Once again it should be noted that the writer addresses unbelievers he knows are in his audience. I hear so many people say that Hebrews is full of "problem passages." The problems arise when you think the writer is always addressing Christians. But when you understand he is writing to a mixed group of believers and unbelievers meeting in the same synagogues, then the problems are much easier to handle.

Monday, November 23, 2015

TOMS: Hebrews 11, part 2

For an introduction to this series, click here.

November 16, 2007

The writer continues to recount examples of faith in the Old Testament:
"By faith Moses, when he was grown up, refused to be called the son of Pharaoh's daughter, choosing rather to be mistreated with the people of God than to enjoy the fleeting pleasures of sin. He considered the reproach of Christ greater wealth than the treasures of Egypt, for he was looking to the reward. By faith he left Egypt, not being afraid of the anger of the king, for he endured as seeing him who is invisible." (11:24-27)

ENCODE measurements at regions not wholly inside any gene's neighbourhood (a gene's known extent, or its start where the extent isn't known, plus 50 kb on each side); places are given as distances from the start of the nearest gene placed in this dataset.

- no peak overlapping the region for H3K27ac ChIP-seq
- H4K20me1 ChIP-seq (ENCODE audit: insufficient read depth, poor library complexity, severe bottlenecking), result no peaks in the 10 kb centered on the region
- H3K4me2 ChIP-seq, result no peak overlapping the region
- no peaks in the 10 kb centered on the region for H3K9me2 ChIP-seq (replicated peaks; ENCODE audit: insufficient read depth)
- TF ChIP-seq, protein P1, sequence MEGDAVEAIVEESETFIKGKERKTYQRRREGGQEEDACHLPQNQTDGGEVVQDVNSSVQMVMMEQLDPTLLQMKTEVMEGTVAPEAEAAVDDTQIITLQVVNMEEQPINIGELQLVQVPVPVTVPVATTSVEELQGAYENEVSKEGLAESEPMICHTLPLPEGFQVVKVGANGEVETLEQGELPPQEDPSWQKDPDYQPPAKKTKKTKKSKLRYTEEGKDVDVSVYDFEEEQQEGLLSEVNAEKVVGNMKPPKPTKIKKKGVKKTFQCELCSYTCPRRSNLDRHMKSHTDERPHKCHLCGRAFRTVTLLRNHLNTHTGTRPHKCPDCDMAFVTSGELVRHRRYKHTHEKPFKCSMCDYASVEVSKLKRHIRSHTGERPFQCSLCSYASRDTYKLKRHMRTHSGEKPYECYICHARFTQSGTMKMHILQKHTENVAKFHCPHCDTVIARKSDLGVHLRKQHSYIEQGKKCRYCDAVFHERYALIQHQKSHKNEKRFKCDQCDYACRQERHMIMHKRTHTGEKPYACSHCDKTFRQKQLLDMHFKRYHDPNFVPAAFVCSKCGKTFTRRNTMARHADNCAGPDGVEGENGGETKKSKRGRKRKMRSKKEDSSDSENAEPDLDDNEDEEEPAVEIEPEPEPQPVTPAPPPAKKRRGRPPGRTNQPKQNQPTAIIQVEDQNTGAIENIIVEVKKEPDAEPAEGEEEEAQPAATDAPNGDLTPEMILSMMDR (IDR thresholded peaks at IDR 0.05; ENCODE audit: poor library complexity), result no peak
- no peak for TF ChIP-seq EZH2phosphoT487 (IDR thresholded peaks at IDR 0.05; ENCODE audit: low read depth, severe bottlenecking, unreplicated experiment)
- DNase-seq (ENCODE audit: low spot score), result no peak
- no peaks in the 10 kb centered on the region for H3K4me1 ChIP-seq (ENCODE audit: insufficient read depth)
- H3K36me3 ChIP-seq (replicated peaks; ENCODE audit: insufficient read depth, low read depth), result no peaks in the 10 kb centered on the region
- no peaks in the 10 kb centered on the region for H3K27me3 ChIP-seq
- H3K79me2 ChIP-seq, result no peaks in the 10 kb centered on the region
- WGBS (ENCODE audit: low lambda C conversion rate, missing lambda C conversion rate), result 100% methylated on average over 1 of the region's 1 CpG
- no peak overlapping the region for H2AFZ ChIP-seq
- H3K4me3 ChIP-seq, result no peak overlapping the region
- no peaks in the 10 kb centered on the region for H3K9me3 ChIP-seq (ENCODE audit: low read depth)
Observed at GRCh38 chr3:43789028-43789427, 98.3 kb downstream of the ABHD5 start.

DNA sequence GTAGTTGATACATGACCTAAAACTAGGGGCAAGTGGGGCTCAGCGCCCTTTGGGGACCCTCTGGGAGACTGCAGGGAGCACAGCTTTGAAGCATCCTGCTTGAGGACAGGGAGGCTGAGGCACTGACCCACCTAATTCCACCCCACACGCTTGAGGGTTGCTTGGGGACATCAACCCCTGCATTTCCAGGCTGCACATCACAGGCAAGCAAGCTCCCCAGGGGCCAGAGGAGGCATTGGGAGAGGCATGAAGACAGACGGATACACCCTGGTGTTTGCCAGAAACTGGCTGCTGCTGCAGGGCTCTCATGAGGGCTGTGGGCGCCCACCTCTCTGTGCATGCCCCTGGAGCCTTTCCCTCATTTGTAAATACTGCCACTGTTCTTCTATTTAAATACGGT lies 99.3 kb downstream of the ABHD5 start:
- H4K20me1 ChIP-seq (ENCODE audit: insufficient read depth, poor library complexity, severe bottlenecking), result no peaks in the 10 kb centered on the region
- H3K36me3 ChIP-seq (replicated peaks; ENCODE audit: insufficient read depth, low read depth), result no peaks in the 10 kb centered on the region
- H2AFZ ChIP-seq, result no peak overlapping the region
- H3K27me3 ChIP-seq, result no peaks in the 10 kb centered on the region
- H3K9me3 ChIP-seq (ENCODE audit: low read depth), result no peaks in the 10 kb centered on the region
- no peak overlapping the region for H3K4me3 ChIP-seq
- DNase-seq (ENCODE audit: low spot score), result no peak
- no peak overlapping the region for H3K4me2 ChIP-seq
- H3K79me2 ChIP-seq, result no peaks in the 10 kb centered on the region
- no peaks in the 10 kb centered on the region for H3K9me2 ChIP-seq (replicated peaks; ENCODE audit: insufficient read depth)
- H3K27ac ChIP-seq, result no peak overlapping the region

I will be honest with you, this one has always puzzled me. When I read the account of Moses' early life in Exodus, it seems like Moses was forced out because of his killing of the Egyptian, and it certainly appears he was afraid of the wrath of the king. But I have heard some people say that he was trying to lead a revolt of the Jews. Actually, this passage kind of confirms that. Anyway, I want you to notice one thing: that Moses saw greater reward in following God than he saw in staying in Egypt. It takes spiritual eyes to see this, but the Lord does have eternal riches that are greater than temporal riches on earth. Never once does God tell us not to seek rewards. Why else would He offer them unless He wanted us to work for them?